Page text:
of the invention in which the propeller is inserted
through the side wall of the reactor, carried on a
solid shaft in a horizontal position.
Referring to- these ?gures, this alternative em
bodiment of the catalyst disperser of the in
vention includes a motor 2| connected to the
shaft 22 on which are mounted the stirring blades
which latter may be the simple iso-olefin such as
isobutylene or may consist of the mixed ole?ns
such as isobutylene and a diole?n as above de
scribed. ‘When the reactor and its attachments
have been cooled to the desired'low temperature
(‘with the'aid of a refrigerating jacket as in Fig. 1
if desired), and the mixture in the desired pro
portions as above indicated fully prepared in the
reactor, the stage of addition of the catalyst is
reached. The propeller blade mixer is previ
ously put into rotation, and the flow of catalyst
may then ‘be started. The catalyst may consist
ofv gaseous boron tri?uoride from the cylinder 43,
the shaft 22 into the reaction vessel 31:8. A
jacket 23 around the packing gland .24 is .used 3-. which passes through the ?tting 33 to the blade
frame, .and thence through the openings 38 in
for circulating water to remove .the heat due to
.the trailing edge of the blades 3'! into the eddy
friction. -A soft packing 25 seals ‘the shaft 22 and
behind the blade where it is rapidly and power
the free coupling 26 prevents distortion of the
,fully dispersed :into the reactant mixture.
packing which is adjusted or tightened by means
of cap 21'. 'The lantern ring L28 is a {means of 75 Alternatively a liquid catalyst may be used
31. A packing gland 24 ‘is provided for sealing,
‘2,407,494
7
8
,
such as the above described solution of aluminum
chloride in a low freezing solvent. In this in
stance also the liquid catalyst solution is dis
charged from the cylinder 4%! through the pipe 4 l ,
' the ?tting 33 to the propeller hub 35 and the
blades 31 and the openings 38, into the eddy be
catalyst, either gas or liquid, moved in the above
described embodiments. The same procedure,
and the same apparatus may be used for treating
naphthas, oils, etc, with reagents such as alkali
solutions, doctor solutions, solvent extraction
liquids and the like. The apparatus and proce
dure are similarly useful for alkylation reactions,
hind the trailing edge of the blade where it is
the acid and isoparaiiins being agitated with and
rapidly dispersed as above described to produce
dispersed into the hydrocarbons through the ed
the desired polymers.
The embodiments of the invention above de 10 dies behind the trailing edges of the blades as
above described. In this instance, after the acid
scribed utilize a propeller type of stirrer im
and isoparamns have been added, the material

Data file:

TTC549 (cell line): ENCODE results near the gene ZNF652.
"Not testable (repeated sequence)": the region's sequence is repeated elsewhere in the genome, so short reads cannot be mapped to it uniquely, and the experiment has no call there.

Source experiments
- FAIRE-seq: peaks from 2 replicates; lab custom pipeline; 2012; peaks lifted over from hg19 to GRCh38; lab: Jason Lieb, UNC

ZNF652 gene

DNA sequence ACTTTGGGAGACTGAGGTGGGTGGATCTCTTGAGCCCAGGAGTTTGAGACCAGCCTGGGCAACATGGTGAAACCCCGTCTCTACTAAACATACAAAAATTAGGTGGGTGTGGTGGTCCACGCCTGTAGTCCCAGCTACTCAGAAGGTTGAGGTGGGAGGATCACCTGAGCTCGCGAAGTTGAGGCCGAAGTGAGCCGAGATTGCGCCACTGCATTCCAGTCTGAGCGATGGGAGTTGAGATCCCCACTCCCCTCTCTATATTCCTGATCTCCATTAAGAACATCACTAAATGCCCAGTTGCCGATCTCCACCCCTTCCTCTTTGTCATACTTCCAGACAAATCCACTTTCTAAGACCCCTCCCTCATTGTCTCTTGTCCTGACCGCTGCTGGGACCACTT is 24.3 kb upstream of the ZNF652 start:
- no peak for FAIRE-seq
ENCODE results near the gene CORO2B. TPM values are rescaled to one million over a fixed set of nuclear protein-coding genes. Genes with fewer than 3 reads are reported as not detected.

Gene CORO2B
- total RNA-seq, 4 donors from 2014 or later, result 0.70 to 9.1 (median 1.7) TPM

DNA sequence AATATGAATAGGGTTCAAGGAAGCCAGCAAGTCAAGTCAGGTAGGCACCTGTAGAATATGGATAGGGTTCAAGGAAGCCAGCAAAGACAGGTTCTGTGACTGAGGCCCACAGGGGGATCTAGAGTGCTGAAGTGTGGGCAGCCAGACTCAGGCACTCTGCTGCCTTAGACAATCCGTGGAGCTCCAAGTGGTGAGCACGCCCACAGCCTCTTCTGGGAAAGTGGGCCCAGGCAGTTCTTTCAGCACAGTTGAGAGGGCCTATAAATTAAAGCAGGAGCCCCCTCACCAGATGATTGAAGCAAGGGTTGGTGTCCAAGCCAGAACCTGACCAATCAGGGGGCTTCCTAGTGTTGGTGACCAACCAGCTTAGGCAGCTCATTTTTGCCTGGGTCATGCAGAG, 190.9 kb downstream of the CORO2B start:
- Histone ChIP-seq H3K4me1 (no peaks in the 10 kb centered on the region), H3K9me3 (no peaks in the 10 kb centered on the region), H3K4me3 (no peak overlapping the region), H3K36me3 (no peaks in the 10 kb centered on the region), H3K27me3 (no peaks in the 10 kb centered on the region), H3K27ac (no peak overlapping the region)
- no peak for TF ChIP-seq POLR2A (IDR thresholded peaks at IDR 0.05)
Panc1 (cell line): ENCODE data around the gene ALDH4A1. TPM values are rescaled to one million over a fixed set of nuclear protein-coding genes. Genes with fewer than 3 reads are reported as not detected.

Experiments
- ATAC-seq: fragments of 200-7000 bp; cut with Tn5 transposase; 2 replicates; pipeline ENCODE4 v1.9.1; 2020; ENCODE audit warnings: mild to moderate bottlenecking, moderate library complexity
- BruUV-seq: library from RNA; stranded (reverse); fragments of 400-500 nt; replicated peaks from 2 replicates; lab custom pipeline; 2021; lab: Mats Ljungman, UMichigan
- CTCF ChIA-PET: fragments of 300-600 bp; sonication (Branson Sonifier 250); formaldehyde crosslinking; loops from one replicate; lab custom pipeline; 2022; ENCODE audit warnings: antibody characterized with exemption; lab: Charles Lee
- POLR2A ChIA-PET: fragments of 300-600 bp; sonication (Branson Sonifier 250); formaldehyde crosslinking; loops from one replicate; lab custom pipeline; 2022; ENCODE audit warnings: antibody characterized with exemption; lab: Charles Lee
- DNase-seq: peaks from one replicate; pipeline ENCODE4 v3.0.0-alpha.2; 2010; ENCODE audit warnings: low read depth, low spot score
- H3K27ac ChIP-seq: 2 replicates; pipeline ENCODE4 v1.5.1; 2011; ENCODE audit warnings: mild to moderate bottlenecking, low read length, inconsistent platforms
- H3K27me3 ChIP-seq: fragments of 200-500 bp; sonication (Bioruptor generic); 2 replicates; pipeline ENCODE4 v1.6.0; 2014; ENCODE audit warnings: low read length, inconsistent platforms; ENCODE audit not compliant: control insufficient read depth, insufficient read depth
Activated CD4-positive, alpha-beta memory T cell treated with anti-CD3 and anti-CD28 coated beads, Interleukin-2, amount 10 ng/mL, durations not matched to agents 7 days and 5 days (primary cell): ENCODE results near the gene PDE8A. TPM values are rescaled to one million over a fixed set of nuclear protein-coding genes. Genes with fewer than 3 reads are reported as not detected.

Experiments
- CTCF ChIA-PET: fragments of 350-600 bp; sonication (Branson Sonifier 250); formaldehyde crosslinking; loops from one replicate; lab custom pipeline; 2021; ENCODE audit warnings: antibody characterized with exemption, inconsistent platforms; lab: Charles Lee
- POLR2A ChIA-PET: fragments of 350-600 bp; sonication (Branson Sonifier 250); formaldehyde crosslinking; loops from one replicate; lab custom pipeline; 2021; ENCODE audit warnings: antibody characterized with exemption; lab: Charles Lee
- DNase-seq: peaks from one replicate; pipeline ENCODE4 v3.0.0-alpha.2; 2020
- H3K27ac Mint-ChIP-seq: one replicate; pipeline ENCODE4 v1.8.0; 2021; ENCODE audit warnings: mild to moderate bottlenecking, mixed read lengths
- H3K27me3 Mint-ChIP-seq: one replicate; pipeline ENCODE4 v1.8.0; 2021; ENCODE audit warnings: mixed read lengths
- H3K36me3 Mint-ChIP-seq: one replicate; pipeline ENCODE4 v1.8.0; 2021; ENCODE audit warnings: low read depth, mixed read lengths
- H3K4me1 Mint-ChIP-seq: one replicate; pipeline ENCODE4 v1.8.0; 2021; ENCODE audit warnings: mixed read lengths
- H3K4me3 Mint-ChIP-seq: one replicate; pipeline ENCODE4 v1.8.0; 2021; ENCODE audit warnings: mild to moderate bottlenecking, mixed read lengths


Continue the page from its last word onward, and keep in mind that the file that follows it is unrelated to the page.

mersed in a simple cylindrical type of reactor
the reactor chamber may be recirculated as
container. It is not, however, necessary that
a mixture, thru the propeller blades and into the
they be so immersed. Alternatively the propeller
‘eddies behind the trailing edges thereby obtain
type stirrer may be placed within a circulating
ing a very satisfactory, long continued, intimate
tube exterior to the main reactor container, the
contact between the acid and hydrocarbon
propeller type stirrer being utilized to withdraw
liquids.
portions of the reaction mixture from the body
While there are above disclosed but a limited
within "a reaction chamber and to discharge the
number of embodiments of the device of the in
'mixture after dispersing the catalyst therein back
vention, it is possible to provide still other em
into the main reaction chamber. If desired, the
bodiments without departing from the inventive
main reactor may be equipped with a travelling
concept herein disclosed and it is therefore de
strainer for removing the solid polymer from the
sired that only such limitations be imposed upon
reaction mixture as it accumulates in the main
the appended claims as are stated therein or re
reactor container, thus minimizing the length of
quired by the prior art.
time during which the solid catalyst is in contact
I claim:
with the reaction mixture, thereby further mini
1. In the low temperature polymerization of
mizing the production of undesired low molecu
iso-ole?ns to high molecular weight polymeriza
lar weight polymer. This embodiment may be
operated upon successive batches of reactive mix 30 tion products which are formed as solids under
the reaction conditions by addition of a suitable
ture, or it may be operated in continuous manner
polymerization catalyst to a. cold liquid medium
by discharging into the reactor the necessary
containing said iso-ole?n at temperatures be
continuous supply of reactant mixture contain